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As the Broncos prepare to host the Chargers only four nights after hosting the 49ers, Peyton Manning and other members of the starting offense picked up some extra rest by making an early exit from the blowout win over San Francisco.
Manning thinks that could help the Broncos be better prepared to face the Chargers on a short week.
“Certainly we had fewer plays offensively on Sunday night than we did last year on Sunday night,” Manning said. “I think we were coming off a 90-play offensive game against the Titans. So you would hope physically that would make a difference in how guys feel. If you don’t throw the ball accurately or know who to block it doesn’t matter how you feel but I think this week is a physical challenge and a mental challenge, getting to know a team and also getting physically rested and ready to play so hopefully we can do that this week.”
On Sunday night, Manning took 50 snaps. That should leave him feeling a lot fresher than he did after the 51-28 win over the Titans last December, which featured 91 snaps.
The extra rest could help the Broncos avoid what happened last year on Thursday night against their AFC West rivals.
“The Chargers flat outplayed us,” Manning said. “It’s a reminder that there aren’t many secrets. If you go out, don’t execute and make mistakes and have self-inflicted wounds, it’s going to be tough to beat any team, much less a good football team like the Chargers. So we’re still into our preparation in the short week and hopefully we can play better this Thursday than we did last year on Thursday.”
The Broncos need to. At stake is a two-game swing in the division, with the Broncos also trying to maintain its current lead for the top seed in the conference.
As the New York Giants try improve on a record that Brandon Marshall would deem to be unacceptable, they’ve brought in a large cluster of guys for a Tryout Tuesday tire kicking.
Per a league source, 15 players worked out for the Giants today.
The eclectic group included a receiver, three tight ends, three running backs, a quarterback, two guards, a long snapper, two punters, and two kickers.
Specifically, those working out included receiver Jon Baldwin, tight ends Ted Bolser, Tony Moeaki, and D.J. Williams, running backs Alex Green, Felix Jones, and Dion Lewis, quarterback Terrelle Pryor, guards Jack Cornell and Antoine McClain, long snapper Tyler Ott, punters Jacob Dombrowski and Robert Malone, and kickers Travis Coons and Nate Freese.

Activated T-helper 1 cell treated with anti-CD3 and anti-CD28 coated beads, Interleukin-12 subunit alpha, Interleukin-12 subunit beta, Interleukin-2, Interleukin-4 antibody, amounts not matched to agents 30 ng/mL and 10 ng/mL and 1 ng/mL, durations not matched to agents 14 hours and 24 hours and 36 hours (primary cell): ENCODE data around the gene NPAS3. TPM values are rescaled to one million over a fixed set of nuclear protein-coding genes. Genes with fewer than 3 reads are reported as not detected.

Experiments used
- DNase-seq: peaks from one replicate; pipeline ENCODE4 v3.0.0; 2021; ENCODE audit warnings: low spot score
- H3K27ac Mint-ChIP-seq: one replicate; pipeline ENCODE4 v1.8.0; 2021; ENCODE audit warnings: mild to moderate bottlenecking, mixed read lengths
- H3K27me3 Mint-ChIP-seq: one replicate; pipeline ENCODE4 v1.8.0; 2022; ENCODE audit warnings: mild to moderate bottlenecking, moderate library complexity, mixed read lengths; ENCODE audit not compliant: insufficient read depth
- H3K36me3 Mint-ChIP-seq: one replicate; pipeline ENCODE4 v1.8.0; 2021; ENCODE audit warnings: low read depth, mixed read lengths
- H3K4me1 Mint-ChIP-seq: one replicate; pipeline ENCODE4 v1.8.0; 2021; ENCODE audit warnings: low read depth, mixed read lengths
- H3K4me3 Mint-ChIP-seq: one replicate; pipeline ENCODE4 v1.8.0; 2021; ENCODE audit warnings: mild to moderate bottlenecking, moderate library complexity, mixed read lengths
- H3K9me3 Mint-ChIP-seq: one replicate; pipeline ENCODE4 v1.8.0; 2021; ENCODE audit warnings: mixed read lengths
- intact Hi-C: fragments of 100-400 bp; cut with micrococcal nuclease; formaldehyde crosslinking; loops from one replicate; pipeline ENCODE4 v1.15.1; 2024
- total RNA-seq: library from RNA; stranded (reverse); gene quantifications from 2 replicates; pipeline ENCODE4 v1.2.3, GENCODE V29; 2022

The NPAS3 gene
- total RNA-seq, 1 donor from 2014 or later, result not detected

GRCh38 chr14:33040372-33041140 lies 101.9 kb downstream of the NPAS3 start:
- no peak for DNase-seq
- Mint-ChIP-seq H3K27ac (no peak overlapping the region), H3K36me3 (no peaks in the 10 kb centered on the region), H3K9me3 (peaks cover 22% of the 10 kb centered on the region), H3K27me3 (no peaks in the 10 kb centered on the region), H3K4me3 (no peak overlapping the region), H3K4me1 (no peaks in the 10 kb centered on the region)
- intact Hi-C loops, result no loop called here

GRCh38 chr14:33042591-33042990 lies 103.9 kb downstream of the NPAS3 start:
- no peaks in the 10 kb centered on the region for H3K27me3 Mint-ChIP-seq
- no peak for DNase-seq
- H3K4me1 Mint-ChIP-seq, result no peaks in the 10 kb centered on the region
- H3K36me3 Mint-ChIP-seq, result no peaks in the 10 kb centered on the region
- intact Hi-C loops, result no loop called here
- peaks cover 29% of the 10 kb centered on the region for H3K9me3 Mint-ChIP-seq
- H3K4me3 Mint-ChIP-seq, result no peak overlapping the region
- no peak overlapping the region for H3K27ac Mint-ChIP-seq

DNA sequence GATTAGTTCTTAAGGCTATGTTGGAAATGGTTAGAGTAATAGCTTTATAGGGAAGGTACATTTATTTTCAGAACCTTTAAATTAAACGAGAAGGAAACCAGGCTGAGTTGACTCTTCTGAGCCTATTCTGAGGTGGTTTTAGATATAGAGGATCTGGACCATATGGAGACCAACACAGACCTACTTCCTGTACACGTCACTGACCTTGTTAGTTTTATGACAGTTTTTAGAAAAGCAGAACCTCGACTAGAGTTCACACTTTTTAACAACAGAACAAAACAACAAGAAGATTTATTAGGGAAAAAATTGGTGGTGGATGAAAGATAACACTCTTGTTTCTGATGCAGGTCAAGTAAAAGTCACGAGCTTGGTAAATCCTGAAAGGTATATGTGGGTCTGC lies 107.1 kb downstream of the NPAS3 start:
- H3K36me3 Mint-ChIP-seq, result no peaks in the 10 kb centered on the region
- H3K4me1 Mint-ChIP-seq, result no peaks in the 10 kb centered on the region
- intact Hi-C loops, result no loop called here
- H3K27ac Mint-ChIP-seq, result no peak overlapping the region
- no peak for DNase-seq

Pryor’s workout may have been less about evaluating him for a contract and more about having a quarterback present to throw passes to the seven skill-position players who worked out.
The Colts are adding some speed to their practice squad.
Jeff Demps, who won a silver medal as a member of the U.S. Olympic 4×100-meter relay team, has signed with the Colts’ practice squad.
Alternating between track and football for years, Demps has spent time with the Patriots and Buccaneers but played in just two games in his NFL career, carrying one time for 14 yards, catching three passes for 21 yards and returning four kickoffs for 93 yards. As a running back at Florida, Demps ran for 2,470 yards on 367 carries, added 57 catches for 481 yards, and averaged 28.8 yards per kickoff return.
The Colts also added tight end Konrad Reuland to the practice squad and released quarterback Dominique Davis and wide receiver Chandler Jones from the practice squad.
Giants quarterback Eli Manning says seven games into the season is far too early to get worried about the future, even after back-to-back losses to division rivals Philadelphia and Dallas.
Manning said that at 3-4, the Giants still have plenty of time to turn their season around and make a run for the playoffs.
“There is a ton of football,” Manning said, via Newsday. “If we handle our business and start winning games, we have a shot to be OK and in good shape.”
Teammates said Manning gave a similar pep talk in the locker room before players got some time off for their bye week. Manning has twice been part of a Giants team that struggled at times in the regular season but ended up winning the Super Bowl, and he says he knows this team is good enough to overcome its early season struggles.
“I think we have the talent, yes,” he said. “Some of it is developing just because we have some new guys playing at positions . . . There are still some young aspects to it, but there is definitely talent there. When you get through the growing pains of these young guys, they’re doing a lot of good things, there are just little mistakes that are keeping us from being very, very good. The more playing experience they get, the more practices, all of a sudden these young guys start making those plays and things start coming together. That’s when we’ll be at our best.”
With the Eagles and the Cowboys both playing very well, the Giants need to get to their best in a hurry, or else by the time they turn things around, they’ll already be out of contention.
There’s a recent trend for frustrated NFL players. Blow up on Sunday, express no regrets about it during the week.
Last week, it was Seahawks receiver Doug Baldwin. This week, it’s Bears receiver Brandon Marshall.
Appearing on Inside The NFL, Marshall addresses his locker-room tirade, and he said that he’d do it again.